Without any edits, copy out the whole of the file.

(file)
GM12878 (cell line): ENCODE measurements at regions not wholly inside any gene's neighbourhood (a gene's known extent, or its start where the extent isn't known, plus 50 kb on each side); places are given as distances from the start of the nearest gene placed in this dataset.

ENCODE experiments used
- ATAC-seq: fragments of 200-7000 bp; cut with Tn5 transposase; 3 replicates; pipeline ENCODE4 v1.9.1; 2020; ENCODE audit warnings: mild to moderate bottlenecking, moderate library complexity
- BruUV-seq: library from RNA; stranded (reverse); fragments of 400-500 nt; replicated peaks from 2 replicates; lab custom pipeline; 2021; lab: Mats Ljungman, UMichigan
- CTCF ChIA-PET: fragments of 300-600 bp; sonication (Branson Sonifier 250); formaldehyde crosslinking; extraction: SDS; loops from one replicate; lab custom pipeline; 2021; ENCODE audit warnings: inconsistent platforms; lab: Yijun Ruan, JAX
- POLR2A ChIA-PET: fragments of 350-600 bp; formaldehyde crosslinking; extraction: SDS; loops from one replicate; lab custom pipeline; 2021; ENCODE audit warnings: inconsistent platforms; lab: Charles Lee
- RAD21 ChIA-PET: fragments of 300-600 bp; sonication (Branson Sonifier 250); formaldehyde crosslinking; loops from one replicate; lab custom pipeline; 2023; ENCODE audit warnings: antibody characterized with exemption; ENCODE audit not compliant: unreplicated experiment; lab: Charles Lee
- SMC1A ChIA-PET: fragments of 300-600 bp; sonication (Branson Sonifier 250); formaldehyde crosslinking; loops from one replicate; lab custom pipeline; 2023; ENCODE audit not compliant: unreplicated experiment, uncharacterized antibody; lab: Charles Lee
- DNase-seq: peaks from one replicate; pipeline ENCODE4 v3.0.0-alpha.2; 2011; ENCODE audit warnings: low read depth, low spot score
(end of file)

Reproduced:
GM12878 (cell line): ENCODE measurements at regions not wholly inside any gene's neighbourhood (a gene's known extent, or its start where the extent isn't known, plus 50 kb on each side); places are given as distances from the start of the nearest gene placed in this dataset.

ENCODE experiments used
- ATAC-seq: fragments of 200-7000 bp; cut with Tn5 transposase; 3 replicates; pipeline ENCODE4 v1.9.1; 2020; ENCODE audit warnings: mild to moderate bottlenecking, moderate library complexity
- BruUV-seq: library from RNA; stranded (reverse); fragments of 400-500 nt; replicated peaks from 2 replicates; lab custom pipeline; 2021; lab: Mats Ljungman, UMichigan
- CTCF ChIA-PET: fragments of 300-600 bp; sonication (Branson Sonifier 250); formaldehyde crosslinking; extraction: SDS; loops from one replicate; lab custom pipeline; 2021; ENCODE audit warnings: inconsistent platforms; lab: Yijun Ruan, JAX
- POLR2A ChIA-PET: fragments of 350-600 bp; formaldehyde crosslinking; extraction: SDS; loops from one replicate; lab custom pipeline; 2021; ENCODE audit warnings: inconsistent platforms; lab: Charles Lee
- RAD21 ChIA-PET: fragments of 300-600 bp; sonication (Branson Sonifier 250); formaldehyde crosslinking; loops from one replicate; lab custom pipeline; 2023; ENCODE audit warnings: antibody characterized with exemption; ENCODE audit not compliant: unreplicated experiment; lab: Charles Lee
- SMC1A ChIA-PET: fragments of 300-600 bp; sonication (Branson Sonifier 250); formaldehyde crosslinking; loops from one replicate; lab custom pipeline; 2023; ENCODE audit not compliant: unreplicated experiment, uncharacterized antibody; lab: Charles Lee
- DNase-seq: peaks from one replicate; pipeline ENCODE4 v3.0.0-alpha.2; 2011; ENCODE audit warnings: low read depth, low spot score